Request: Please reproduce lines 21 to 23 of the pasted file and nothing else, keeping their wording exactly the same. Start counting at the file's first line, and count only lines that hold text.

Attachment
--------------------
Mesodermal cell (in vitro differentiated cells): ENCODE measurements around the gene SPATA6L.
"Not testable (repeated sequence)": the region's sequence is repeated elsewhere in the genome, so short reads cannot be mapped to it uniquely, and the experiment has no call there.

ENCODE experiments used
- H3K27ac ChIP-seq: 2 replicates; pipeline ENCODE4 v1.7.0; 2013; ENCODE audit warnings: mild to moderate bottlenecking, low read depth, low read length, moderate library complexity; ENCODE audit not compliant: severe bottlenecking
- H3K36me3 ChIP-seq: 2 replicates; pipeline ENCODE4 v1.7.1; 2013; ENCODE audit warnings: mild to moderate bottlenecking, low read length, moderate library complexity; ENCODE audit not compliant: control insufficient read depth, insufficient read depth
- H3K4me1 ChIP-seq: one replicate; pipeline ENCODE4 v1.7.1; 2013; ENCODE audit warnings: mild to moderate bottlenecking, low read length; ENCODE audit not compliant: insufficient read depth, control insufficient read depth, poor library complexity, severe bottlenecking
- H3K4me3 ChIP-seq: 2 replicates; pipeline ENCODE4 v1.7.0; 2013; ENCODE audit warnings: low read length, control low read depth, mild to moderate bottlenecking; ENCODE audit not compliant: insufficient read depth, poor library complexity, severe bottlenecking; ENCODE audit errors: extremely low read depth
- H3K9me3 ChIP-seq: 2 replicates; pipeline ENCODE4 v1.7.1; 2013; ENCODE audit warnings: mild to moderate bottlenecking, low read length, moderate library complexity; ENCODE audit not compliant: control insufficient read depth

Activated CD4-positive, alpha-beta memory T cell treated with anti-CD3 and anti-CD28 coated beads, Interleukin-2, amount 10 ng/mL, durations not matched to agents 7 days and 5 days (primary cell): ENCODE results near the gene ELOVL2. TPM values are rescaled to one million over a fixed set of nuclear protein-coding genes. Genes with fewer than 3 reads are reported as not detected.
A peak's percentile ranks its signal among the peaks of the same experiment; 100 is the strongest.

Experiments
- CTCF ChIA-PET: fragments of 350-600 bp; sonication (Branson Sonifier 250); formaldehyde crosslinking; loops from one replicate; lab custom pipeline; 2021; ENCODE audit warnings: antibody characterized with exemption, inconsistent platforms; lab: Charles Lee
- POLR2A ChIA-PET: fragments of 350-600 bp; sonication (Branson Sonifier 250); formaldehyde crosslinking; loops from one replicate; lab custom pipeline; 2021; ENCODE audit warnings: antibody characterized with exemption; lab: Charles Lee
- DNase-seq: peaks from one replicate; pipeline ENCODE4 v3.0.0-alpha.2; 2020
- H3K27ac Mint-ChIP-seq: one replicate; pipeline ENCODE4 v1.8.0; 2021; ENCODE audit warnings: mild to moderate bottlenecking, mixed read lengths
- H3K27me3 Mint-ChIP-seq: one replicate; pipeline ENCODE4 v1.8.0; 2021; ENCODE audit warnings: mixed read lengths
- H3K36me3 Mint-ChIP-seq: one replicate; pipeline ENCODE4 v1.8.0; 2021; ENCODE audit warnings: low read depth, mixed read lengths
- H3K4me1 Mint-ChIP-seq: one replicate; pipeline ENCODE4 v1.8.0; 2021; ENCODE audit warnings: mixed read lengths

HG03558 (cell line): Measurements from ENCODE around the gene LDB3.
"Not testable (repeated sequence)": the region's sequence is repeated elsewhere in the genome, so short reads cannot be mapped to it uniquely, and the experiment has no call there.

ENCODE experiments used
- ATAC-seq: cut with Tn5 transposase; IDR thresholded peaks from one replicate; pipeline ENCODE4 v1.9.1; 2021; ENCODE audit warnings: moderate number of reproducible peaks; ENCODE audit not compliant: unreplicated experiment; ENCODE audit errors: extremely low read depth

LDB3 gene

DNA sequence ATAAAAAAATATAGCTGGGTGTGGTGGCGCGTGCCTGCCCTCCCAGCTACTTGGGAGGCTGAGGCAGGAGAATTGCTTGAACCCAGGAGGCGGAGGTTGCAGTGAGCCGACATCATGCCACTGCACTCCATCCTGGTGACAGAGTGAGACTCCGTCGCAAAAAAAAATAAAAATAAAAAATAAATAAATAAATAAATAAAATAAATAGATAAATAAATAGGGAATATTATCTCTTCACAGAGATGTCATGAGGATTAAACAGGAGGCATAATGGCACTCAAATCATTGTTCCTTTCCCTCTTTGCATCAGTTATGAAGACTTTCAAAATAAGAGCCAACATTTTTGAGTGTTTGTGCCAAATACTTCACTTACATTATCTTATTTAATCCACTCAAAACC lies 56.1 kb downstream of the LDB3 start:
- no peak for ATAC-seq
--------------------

ENCODE experiments used
- ATAC-seq: cut with Tn5 transposase; IDR thresholded peaks from one replicate; pipeline ENCODE4 v1.9.1; 2021; ENCODE audit warnings: moderate number of reproducible peaks; ENCODE audit not compliant: unreplicated experiment; ENCODE audit errors: extremely low read depth

LDB3 gene